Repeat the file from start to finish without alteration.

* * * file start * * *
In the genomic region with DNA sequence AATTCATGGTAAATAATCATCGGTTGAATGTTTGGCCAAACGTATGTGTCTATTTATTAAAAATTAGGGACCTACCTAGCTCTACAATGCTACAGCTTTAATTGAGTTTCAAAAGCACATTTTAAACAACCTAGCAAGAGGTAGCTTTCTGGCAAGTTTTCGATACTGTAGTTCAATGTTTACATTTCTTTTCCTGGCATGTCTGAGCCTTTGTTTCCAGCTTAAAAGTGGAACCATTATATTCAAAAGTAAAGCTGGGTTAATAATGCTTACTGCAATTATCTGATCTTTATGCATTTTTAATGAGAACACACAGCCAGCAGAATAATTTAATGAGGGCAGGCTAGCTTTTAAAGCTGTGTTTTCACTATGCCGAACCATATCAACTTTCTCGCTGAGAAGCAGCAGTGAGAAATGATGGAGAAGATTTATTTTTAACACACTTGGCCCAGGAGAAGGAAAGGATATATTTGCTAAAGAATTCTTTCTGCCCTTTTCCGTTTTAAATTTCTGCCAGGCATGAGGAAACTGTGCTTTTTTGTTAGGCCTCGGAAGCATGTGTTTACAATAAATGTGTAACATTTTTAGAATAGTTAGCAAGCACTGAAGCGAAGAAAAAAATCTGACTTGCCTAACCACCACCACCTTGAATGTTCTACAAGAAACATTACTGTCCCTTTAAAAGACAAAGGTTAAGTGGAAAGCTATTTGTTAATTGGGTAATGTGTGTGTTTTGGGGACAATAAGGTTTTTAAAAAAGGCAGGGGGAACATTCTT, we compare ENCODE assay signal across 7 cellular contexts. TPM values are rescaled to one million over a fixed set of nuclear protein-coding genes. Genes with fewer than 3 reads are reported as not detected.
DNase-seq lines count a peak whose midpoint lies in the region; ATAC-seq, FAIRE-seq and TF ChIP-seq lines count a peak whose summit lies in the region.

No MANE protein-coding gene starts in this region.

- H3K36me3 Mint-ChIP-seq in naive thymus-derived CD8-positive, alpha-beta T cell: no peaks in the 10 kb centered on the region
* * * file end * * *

In the genomic region with DNA sequence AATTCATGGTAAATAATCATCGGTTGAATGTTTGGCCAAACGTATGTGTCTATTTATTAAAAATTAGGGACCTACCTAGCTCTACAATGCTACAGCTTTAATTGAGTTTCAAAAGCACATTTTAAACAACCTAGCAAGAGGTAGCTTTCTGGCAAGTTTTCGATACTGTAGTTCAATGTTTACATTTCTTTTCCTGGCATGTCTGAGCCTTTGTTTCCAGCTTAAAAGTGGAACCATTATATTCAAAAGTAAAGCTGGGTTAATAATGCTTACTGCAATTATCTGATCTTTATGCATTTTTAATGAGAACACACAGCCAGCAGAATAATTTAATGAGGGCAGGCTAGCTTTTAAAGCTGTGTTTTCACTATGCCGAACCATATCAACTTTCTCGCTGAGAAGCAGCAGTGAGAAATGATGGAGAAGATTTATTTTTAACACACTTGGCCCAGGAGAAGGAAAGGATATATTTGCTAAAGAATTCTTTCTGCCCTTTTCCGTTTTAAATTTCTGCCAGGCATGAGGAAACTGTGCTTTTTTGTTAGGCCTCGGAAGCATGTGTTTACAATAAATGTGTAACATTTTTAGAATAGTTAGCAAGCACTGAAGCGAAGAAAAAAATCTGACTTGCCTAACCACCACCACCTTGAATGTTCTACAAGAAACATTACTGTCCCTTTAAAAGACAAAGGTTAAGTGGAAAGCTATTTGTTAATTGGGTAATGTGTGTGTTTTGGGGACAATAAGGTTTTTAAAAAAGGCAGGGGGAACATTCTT, we compare ENCODE assay signal across 7 cellular contexts. TPM values are rescaled to one million over a fixed set of nuclear protein-coding genes. Genes with fewer than 3 reads are reported as not detected.
DNase-seq lines count a peak whose midpoint lies in the region; ATAC-seq, FAIRE-seq and TF ChIP-seq lines count a peak whose summit lies in the region.

No MANE protein-coding gene starts in this region.

- H3K36me3 Mint-ChIP-seq in naive thymus-derived CD8-positive, alpha-beta T cell: no peaks in the 10 kb centered on the region